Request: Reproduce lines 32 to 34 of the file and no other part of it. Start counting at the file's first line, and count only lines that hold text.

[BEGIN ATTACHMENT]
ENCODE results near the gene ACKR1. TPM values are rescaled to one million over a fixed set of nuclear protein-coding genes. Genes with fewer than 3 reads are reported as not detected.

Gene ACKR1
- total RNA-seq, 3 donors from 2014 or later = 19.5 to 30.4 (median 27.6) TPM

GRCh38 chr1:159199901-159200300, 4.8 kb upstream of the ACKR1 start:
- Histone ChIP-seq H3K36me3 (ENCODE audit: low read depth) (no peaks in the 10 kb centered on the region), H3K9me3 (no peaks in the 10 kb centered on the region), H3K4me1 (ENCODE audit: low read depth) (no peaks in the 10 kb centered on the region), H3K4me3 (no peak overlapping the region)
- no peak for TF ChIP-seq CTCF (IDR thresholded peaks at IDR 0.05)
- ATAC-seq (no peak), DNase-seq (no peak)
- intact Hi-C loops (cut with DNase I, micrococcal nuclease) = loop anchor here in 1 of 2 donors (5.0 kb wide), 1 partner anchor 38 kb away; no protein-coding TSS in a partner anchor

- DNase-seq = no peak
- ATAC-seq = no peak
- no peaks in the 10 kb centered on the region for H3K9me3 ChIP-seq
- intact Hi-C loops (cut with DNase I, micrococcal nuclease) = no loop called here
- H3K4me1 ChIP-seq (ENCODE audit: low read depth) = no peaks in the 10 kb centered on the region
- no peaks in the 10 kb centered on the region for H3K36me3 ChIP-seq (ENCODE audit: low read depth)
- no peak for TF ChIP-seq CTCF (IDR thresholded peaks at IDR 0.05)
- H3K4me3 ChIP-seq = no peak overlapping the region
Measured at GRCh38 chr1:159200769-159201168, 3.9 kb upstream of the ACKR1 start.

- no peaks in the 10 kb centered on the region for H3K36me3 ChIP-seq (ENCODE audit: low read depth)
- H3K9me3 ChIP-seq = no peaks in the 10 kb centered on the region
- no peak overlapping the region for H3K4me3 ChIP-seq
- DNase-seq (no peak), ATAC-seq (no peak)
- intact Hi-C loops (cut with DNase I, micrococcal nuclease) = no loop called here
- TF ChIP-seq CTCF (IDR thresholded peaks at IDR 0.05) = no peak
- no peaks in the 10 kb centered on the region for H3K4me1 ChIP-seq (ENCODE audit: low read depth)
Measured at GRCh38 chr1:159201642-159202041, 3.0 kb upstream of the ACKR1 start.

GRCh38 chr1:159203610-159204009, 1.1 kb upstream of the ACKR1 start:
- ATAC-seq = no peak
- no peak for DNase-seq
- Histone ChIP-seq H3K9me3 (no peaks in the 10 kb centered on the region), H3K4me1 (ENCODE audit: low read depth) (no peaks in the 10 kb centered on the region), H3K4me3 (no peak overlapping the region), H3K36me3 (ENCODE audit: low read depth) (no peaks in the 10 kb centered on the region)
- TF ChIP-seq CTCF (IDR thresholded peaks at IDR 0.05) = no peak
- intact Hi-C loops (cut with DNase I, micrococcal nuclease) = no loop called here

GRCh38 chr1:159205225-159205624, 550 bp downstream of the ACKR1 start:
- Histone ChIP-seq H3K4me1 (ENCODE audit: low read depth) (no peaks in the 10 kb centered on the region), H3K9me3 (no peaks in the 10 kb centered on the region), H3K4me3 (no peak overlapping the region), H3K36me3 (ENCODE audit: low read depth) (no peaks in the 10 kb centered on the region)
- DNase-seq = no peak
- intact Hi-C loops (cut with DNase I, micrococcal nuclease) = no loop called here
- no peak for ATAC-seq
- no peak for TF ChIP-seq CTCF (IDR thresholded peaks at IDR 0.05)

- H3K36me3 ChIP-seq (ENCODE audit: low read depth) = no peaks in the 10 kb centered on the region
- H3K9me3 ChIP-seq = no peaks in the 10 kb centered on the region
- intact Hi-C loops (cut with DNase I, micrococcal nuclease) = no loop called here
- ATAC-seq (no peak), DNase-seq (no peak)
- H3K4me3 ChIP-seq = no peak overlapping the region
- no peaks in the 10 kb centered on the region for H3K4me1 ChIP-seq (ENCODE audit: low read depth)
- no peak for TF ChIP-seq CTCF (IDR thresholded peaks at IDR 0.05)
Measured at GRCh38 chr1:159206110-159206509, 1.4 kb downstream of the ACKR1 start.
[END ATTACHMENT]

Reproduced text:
GRCh38 chr1:159205225-159205624, 550 bp downstream of the ACKR1 start:
- Histone ChIP-seq H3K4me1 (ENCODE audit: low read depth) (no peaks in the 10 kb centered on the region), H3K9me3 (no peaks in the 10 kb centered on the region), H3K4me3 (no peak overlapping the region), H3K36me3 (ENCODE audit: low read depth) (no peaks in the 10 kb centered on the region)
- DNase-seq = no peak